The Night Café
Night Café by Van Gogh was painted in September 1888 while he was living in Arles. Earlier in the year he had moved to a room at the Café de la Gare, where the room depicted in this painting was. Van Gogh stayed there for a few months over the summer while he furnished what would become known as “The Yellow House”, where he would famously live with Gauguin for a brief time.
In the center of the canvas Van Gogh shows a billiards table not being used. We see 3 walls of the room with a door opposite the viewer. The walls are lined with tables and chairs, some occupied by figures, hunched over the tables. Most of the six figures are men, but there is a woman at one table. Standing close to the pool table, leaning on another table is a standing figure wearing white, the owner of the café. On the far wall by the door there is a bar with bottles on top and a vase of flowers in the center. Van Gogh’s exaggerated perspective creates disorienting angles and results with the majority of the painting being filled with the deep yellow floor. The walls are a rich red, contrasting with the yellow floors and yellow lights hanging from the ceiling.
Van Gogh was interested in painting night scenes, as can be seen in his paintings of Starry Night and Café Terrace at Night. Today, we are lucky to know so much about Van Gogh’s paintings by the hundreds of letters that Vincent wrote. In one such letter, he said “the night is much more alive and richly colored than the day.” Prior to painting Night Café, Vincent wrote that he was planning to paint the room and the “Night prowlers” as he called those that spent the nights there. Van Gogh was interested in these people that stayed there because they “had no money to pay for a lodging, or are too drunk to be taken in.” He imagined that they saw themselves as travelers without a native land, and he himself imagined himself the same way. While he didn’t see himself like them, he imagined having similar feelings.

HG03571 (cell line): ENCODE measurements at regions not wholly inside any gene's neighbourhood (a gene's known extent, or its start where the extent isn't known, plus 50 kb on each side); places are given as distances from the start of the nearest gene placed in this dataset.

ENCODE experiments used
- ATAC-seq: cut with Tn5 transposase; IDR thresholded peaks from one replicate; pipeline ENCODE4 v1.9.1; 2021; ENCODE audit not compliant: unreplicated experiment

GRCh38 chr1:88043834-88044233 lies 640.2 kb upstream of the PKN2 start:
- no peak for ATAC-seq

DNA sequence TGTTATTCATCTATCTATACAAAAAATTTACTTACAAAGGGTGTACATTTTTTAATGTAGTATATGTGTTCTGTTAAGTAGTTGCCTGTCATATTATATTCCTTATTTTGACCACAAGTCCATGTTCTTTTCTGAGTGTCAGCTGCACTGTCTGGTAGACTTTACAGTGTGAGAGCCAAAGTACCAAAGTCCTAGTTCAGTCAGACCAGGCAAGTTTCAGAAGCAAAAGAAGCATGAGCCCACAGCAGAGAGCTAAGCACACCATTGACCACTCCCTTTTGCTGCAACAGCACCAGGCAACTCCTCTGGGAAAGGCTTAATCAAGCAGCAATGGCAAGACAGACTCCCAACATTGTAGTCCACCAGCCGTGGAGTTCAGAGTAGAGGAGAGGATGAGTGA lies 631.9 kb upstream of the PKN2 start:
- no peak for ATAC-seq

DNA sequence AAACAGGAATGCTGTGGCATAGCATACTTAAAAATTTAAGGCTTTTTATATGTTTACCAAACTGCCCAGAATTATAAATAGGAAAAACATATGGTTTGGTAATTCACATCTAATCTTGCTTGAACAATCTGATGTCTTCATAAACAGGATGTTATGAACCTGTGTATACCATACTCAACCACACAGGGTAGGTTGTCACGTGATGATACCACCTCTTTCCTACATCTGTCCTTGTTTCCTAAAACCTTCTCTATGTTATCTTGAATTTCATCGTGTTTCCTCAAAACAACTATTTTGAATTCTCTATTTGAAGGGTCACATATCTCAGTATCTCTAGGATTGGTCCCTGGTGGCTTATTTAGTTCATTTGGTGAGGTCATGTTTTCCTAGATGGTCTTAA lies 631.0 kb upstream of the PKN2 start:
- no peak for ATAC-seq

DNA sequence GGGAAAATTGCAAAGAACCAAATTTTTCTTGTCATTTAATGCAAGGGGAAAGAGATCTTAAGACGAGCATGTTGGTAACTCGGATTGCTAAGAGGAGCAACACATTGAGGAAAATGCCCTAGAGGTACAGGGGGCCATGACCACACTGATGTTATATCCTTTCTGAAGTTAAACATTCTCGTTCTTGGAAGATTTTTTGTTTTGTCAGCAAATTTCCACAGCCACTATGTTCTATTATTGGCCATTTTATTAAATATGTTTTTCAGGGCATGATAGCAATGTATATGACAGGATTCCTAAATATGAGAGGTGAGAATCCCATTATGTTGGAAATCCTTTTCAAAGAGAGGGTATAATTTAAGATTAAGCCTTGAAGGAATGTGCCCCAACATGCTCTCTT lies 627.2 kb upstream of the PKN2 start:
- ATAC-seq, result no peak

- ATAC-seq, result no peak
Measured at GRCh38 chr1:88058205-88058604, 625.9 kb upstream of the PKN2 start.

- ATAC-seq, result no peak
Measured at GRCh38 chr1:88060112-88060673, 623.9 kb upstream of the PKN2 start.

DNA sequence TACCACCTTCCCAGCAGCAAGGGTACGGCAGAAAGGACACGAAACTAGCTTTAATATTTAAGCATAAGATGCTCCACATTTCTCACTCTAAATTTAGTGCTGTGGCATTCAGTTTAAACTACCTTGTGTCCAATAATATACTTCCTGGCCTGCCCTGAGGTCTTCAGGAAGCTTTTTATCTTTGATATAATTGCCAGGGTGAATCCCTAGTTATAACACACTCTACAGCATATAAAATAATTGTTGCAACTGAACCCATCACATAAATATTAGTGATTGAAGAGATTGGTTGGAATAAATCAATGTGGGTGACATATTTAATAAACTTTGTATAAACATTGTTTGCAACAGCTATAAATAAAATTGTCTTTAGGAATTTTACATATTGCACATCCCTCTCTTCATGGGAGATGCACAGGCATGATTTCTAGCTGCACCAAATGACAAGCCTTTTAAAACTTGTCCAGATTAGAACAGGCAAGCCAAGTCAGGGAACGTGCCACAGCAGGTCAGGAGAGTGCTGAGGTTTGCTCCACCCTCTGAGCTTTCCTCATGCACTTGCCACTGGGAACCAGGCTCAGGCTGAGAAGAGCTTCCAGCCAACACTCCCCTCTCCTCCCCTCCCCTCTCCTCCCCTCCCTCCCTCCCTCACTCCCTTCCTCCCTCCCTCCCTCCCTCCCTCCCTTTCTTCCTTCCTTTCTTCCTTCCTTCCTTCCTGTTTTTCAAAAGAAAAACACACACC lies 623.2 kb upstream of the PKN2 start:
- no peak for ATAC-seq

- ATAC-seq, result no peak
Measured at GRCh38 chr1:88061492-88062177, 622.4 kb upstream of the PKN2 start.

In a letter to his brother, Van Gogh called the painting “the ugliest I’ve done” and gave it to Joseph Ginoux the owner of the café as payment for his room. His calling the painting ugly is also a description of the room and the feeling you get from it. In his description of the painting, he uses words like “blood-red” to describe the color on the walls, “battle” to describe the contrast of reds and greens, and refers to those in the room as “ruffians.” The harsh colors and disorienting perspective reflect the overall sadness, bitterness, and loneliness, of those in the room. All of this adds up to an idea of if you are in this café at that late hour, something isn’t going right in your life.
Van Gogh spent three nights painting this room sleeping during the day. He saw this as showing “terrible human passions” and that one can “ruin themselves” in a place like this café. Vincent didn’t praise this painting in his letters, but spoke of it in the same sentences as The Potato Eaters and The Sower, two paintings that he was very proud of.